The Israelites so quickly turned aside to foreign God’s after entering Canaan. But what may be worse, is that they seemed to think that the LORD would be fine with this. If only they had been careful to familiarize themselves with God’s word, who knows how much better and easier life might have been for them? Let us take this as a warning. We must be careful to constantly familiarize ourselves with the teachings of scripture, lest we quickly fall away and suffer the consequences.

Making a Change

We noticed last week in our study of the prophet Hosea that Israel seemed to have an ongoing problem with worshipping statues of calves. We know this problem started all the way back in Exodus 32 when the people made two golden calves to worship even while Moses was still up on Mount Sinai receiving the ten commandments from God.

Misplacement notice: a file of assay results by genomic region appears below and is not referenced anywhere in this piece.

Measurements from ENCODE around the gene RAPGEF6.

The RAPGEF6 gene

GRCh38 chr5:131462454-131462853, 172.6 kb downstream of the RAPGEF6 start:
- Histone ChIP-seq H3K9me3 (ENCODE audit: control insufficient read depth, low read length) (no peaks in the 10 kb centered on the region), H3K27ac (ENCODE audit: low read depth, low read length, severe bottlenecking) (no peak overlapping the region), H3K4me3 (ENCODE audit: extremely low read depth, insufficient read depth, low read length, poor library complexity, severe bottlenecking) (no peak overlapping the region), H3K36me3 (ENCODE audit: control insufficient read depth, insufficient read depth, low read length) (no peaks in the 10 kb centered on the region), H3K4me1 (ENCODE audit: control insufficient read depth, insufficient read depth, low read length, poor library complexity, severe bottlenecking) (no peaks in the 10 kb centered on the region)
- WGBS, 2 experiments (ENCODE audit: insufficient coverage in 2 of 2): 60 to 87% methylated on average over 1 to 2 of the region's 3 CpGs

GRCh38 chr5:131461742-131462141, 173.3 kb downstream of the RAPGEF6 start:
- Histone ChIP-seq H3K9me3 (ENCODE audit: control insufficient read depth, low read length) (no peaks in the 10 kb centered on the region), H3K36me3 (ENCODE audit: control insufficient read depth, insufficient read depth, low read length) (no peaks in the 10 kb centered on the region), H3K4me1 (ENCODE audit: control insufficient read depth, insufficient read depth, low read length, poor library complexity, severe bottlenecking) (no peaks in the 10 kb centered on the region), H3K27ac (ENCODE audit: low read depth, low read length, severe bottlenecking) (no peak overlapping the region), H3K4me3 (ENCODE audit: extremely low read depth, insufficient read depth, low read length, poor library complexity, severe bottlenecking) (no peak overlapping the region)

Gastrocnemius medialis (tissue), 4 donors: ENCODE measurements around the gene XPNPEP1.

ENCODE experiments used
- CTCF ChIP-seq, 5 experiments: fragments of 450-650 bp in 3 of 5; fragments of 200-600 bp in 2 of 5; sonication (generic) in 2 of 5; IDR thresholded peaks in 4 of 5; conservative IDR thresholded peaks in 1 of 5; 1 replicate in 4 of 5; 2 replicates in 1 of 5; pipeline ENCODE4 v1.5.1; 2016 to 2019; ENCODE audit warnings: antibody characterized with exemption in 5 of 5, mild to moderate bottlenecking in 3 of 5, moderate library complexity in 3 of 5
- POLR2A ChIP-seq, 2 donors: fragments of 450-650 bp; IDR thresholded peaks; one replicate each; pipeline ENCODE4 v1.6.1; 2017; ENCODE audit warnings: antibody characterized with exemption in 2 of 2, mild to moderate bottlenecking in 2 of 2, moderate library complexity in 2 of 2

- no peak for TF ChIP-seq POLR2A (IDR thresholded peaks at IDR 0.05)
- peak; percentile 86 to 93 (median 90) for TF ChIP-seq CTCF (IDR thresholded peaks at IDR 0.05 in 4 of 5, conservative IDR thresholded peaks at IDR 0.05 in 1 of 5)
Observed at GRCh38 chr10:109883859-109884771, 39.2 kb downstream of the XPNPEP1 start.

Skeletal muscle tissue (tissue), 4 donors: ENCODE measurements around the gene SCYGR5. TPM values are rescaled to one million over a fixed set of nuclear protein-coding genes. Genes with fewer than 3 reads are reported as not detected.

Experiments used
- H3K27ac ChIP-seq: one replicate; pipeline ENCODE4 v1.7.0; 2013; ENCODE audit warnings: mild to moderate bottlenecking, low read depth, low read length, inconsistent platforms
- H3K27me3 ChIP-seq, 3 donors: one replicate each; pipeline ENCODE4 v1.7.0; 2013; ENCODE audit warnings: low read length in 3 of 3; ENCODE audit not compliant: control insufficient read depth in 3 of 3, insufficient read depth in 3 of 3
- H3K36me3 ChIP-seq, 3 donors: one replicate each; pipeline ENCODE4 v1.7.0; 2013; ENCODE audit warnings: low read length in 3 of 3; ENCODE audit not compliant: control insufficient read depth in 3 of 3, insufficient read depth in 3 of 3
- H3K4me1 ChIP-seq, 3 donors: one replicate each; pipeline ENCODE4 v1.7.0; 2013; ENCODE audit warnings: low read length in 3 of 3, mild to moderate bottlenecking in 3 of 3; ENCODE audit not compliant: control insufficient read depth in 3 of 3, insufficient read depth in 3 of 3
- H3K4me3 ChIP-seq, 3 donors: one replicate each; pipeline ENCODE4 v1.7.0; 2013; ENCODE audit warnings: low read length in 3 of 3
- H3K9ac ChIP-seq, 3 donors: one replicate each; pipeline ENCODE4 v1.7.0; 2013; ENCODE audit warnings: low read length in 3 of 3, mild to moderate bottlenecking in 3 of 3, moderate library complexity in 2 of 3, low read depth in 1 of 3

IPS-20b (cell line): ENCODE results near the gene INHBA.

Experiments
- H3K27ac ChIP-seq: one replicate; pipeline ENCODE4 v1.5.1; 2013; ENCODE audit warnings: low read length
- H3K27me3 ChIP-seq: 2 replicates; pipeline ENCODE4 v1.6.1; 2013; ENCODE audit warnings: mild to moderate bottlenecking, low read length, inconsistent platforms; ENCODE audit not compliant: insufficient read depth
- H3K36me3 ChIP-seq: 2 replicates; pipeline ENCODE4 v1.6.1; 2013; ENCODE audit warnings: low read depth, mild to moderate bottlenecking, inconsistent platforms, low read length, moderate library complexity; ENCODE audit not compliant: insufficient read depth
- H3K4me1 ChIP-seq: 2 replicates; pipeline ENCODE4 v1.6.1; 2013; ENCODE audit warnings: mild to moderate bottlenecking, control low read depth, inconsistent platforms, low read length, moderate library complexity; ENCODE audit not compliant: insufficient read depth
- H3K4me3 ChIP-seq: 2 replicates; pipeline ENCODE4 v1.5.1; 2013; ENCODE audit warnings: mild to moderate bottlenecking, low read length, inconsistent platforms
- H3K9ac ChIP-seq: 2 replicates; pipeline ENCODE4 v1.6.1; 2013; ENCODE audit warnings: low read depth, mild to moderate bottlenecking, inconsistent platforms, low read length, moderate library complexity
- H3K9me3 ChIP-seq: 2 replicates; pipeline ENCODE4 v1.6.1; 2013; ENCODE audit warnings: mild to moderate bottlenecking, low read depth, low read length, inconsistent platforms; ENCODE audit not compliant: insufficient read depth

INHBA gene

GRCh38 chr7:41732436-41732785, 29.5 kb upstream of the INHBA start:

Hundreds of years later, they were still stumbling in the same old ways:

“With their silver and gold they have made idols for themselves, That they might be cut off. He has rejected your calf, O Samaria, saying, ‘My anger burns against them!’ How long will they be incapable of innocence? For from Israel is even this! A craftsman made it, so it is not God; Surely the calf of Samaria will be broken to pieces.” (Hosea 8:4-6)

“And now they sin more and more, And make for themselves molten images, Idols skillfully made from their silver, All of them the work of craftsmen. They say of them, ‘Let the men who sacrifice kiss the calves!’” (Hosea 13:2)

For that matter, many have remarked that the entire Old Testament reads like a roller coaster ride with the morality and corresponding prosperity of God’s people going up and down, up and down, over and over again as the people fail to learn their lesson.